[The following post has been authored by Harshita Lilani, a third year student of NALSAR University of Law. This essay is part of an ongoing collaboration between r – TLP and the NALSAR Tech Law Forum Blog and is the fourth post in the series. The first entry can be found here, and the rest of series is available here.]
Financial inclusion and inclusive growth have emerged as one of the main agendas in the past decade as several nations have become aware that sustainable and inclusive growth of all the sections of the society is important for a nation to prosper. By working parallelly with traditional financial institutions like banks, credit unions and insurance companies, Financial Technology or ‘FinTech’, claims to enhance financial inclusion by offering novel products that are better tailored to consumers’ needs at a lower cost. However, a wide ‘FinTech gender gap’ shows that women are significantly less likely to use fintech products or services offered by the fintech entrants than men. This article discusses this gender gap in the FinTech industry and analyses the existing government policies and initiatives that claim to regulate fintech with an aim to bridge this gap. Finally, it highlights the key regulatory and policy changes that are required to create an enabling environment for financial inclusion in India.
The FinTech Gender Gap
Women make up 1 billion of the 1.7 billion globally unbanked population, with a wide regional disparity in access, usage and persistent financial exclusion. According to a study, the global gender gap in access to financial services and FinTech in the emerging markets has remained stagnant at 9% for over a decade. Though there has been an increase in women’s share in bank credit in India in the recent years, bank credit to women has not grown as fast as credit given to men, resulting in a widening gender gap. This gender gap can be attributed to various barriers that exist for women though not limited to age, lower educational attainment, lack of financial literacy, low income, lack of documentation, trust in financial institutions, and the prevalence of different, often restrictive, social norms.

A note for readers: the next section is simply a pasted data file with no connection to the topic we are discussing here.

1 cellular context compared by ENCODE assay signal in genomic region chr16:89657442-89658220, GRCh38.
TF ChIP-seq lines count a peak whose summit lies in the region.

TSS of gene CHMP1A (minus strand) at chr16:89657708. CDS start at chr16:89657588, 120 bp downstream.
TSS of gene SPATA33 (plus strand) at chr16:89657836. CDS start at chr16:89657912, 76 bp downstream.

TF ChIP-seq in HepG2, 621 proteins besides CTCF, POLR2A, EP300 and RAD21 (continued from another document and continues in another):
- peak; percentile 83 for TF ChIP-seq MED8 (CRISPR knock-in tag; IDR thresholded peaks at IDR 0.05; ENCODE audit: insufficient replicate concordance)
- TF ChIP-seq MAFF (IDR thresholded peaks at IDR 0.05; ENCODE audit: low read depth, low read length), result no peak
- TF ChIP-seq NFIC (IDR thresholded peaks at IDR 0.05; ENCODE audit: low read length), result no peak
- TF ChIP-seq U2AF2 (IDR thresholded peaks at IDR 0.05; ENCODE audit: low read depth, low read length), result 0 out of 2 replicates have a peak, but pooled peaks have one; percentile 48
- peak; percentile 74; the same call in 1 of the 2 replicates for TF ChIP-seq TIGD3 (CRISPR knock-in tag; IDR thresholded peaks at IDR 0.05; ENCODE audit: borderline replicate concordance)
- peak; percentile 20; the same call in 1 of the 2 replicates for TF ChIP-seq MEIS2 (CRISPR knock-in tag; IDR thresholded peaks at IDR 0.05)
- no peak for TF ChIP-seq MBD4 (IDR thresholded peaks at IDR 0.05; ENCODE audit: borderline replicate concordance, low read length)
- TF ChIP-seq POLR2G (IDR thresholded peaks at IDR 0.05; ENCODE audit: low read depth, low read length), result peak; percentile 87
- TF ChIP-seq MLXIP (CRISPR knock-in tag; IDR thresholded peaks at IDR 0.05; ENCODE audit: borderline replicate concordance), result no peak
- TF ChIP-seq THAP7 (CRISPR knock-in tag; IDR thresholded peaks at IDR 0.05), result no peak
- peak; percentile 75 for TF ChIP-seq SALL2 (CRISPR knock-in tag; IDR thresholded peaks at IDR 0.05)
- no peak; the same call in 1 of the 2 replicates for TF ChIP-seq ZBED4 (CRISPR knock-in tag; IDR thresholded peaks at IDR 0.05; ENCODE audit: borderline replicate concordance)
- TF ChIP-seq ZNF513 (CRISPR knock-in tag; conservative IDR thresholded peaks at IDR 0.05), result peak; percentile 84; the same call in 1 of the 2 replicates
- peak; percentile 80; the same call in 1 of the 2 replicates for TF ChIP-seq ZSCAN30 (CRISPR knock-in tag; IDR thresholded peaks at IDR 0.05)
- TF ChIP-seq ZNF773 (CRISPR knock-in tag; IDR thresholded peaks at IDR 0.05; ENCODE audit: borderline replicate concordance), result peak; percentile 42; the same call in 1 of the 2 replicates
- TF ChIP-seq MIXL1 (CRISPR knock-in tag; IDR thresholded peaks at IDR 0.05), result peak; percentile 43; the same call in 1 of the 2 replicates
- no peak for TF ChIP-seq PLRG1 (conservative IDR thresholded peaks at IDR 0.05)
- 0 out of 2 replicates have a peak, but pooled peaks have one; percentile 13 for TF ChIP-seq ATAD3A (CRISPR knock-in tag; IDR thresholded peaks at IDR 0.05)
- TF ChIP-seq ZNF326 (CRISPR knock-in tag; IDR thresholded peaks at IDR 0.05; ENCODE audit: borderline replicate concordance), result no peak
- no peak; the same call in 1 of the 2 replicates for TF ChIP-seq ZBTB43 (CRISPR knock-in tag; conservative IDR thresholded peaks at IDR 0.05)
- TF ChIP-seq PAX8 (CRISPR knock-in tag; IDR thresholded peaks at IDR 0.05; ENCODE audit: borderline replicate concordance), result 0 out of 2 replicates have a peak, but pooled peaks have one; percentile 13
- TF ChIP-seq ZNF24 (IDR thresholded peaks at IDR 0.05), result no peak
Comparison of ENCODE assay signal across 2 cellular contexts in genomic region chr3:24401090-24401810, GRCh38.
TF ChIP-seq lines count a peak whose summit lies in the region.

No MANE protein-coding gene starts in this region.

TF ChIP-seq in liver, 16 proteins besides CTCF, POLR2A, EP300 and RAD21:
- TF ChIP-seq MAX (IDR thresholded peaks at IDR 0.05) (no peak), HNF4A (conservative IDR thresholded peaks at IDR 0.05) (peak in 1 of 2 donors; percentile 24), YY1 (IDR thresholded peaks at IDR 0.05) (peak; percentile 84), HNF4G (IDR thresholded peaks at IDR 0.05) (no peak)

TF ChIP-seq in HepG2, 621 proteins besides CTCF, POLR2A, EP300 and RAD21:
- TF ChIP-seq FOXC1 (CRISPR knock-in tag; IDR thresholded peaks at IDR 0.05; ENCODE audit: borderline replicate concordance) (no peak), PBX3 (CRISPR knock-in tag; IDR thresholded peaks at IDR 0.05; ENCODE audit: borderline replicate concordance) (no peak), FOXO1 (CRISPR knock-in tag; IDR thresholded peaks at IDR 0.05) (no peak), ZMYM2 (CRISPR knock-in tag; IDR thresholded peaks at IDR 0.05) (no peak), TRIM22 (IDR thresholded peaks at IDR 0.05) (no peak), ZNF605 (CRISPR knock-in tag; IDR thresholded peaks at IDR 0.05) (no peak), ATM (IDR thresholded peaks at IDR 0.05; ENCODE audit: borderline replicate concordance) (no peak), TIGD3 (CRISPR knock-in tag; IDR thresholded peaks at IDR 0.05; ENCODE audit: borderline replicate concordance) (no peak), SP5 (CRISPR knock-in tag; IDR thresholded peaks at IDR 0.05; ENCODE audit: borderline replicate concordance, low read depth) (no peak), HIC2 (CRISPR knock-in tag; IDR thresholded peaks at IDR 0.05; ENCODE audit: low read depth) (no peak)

Although, Women’s World Banking has worked for years with financial service providers to design solutions with women in mind, these financial service providers use a gender-agnostic approach to product development. This approach focuses on ‘equal opportunities’, thereby missing the specific barriers that women face, leaving them unserved and left behind. As a result, financial service providers often default toward men’s needs and preferences, causing women to worry more about their privacy when dealing with companies online, and they are less willing to share their data with FinTech companies for better offers or more innovative products.